Shared services operating models are becoming more prevalent, and their rise heralds a shift in HR professionals' roles and requisite skillsets, says Accenture Australia operations lead Russell Ives.
More businesses are adopting operating models that bring services from several parts of an organisation into one area to share resources and improve efficiency, Ives told HR Daily.
"Typically, what's happened is organisations have classic functional silos around recruiting, talent development, payroll, [and] other employee services, and they have grown up over time.
"Sometimes they might be quite disparate because of acquisitions, growth and other sorts of things, and as a result, inefficiencies start to build in in the delivery of those services, but also those inefficiencies contribute to a detraction in the employee experience as well," he says.
Applying a shared services model to HR enables the team to use a common infrastructure, which can help it deliver more than just a "functional outcome", says Ives.
"The objective is to move and reduce the emphasis on transactional and administrative work. So optimise the reporting, optimise the transaction processing, and move that to the background so that it is done seamlessly and silently," he says.
"It provides an opportunity to move into that qualitative employee support domain, which in part has been impacted because there's so much clerical and administrative-type activity that consumes the HR team's time. So that shared services shift does... provide that extra time window to focus on the employees' needs."
Consequently, however, the skillset required of HR will change, which is one of the biggest challenges with moving to a shared services model, Ives says.
"It's a change in focus away from administration, away from transaction processing, away from reporting, [and] into analysis; insight; the application of what we're seeing in the data and the information about our employee base; what we're hearing from the employees; and being able to interact more effectively and respond to those employee needs," he says.
HR professionals must assess which new skills and talents they'll need to work under a shared services model, Ives says. "The biggest benefit [for HR] is this shift from being processors, in some senses, to being able to spend more time on dealing with the employees, on developing strategies to improve recruiting, talent development, retention, and ultimately to support whatever the business is trying to achieve." Employees driving the shared services trend Employees increasingly require a high-level HR service and more sophisticated ways to access it, Ives says.
"What organisations are realising is that they can't deliver that promise without actually looking at how they deliver their underlying HR services, and that's where the shared services—and outsourcing potentially to complement that—start to come together to actually address the improvement of delivery of those services," he says.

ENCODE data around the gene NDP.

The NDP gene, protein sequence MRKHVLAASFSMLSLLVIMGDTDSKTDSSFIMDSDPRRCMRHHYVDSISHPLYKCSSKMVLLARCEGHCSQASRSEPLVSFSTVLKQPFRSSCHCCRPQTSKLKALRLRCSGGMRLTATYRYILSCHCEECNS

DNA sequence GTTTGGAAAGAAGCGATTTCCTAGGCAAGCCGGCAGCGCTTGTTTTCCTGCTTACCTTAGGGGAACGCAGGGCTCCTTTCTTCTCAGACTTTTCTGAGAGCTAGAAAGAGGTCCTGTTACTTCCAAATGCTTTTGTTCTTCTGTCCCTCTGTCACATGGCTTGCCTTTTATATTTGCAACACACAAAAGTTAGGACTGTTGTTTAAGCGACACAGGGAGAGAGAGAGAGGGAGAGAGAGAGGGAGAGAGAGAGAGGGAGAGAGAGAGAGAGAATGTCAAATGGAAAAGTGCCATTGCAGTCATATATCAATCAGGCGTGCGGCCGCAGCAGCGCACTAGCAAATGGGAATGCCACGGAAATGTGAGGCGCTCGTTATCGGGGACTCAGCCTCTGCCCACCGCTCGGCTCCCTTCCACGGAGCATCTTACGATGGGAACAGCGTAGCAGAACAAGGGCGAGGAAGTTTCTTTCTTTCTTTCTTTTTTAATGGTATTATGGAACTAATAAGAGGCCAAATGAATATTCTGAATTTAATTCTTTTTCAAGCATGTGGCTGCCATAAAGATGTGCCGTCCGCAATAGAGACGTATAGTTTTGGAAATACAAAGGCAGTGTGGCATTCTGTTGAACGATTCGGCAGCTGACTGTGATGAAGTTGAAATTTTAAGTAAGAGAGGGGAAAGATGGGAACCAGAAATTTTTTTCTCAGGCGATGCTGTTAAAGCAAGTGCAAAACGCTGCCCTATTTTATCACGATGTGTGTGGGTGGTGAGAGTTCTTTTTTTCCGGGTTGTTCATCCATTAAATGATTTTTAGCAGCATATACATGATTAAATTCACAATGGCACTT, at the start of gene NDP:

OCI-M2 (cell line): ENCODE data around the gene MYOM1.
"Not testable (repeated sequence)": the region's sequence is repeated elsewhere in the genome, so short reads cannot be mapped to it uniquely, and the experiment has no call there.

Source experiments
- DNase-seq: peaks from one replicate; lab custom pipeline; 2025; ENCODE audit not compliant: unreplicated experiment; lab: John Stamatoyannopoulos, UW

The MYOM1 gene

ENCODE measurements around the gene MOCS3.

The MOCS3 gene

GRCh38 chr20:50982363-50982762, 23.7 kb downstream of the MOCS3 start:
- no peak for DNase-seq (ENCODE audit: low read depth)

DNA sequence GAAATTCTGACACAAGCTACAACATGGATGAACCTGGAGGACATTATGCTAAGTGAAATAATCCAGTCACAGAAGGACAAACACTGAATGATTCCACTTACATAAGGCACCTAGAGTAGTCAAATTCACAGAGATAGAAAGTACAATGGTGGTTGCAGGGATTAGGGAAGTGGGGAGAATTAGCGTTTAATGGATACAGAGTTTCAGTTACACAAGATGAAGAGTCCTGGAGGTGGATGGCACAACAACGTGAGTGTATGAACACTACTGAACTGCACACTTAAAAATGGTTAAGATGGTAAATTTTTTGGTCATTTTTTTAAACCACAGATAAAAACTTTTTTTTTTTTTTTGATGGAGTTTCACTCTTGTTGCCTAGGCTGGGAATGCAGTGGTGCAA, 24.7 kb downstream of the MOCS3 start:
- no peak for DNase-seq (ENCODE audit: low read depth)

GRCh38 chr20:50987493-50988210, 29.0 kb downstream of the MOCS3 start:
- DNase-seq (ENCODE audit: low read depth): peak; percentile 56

"This is becoming an increasingly rich battleground to secure resources and to—more importantly—retain resources, because employees are starting to increasingly look for opportunities to work with organisations that value them [and] that provide them with a good experience as an employee." Shared services models lead to more seamless employee interactions—often by enabling companies to adopt new technology, such as online and mobile-enabled platforms, Ives says.
"There is a much stronger focus on shared services as an enabler for change in the way employee services are delivered," he says. "There is a clear trend that is starting to move in that direction above and beyond what we've seen in the past – which is the basic payroll servicing, employee administration and so forth." C‐suite sponsorship essential Ives has seen HR drive the move to a shared services operating model, but he says generally such a big organisational change requires leadership buy-in. "Without a doubt it needs to be sponsored at the C-suite level—whether it's the COO; whether it's the CEO—because there are organisational change implications and there are also organisational financial benefits that accrue from doing that, which make it easier if the leadership team is on board for the initiative," he says.
"There are instances where the shared service initiative has been driven from HR, but quite often it's tended to be a cross-enterprise function type initiative. Some organisations will start with the financial and accounting activities, and then determine it makes sense to bring some of those more transactional activities out of an HR domain into a shared services function."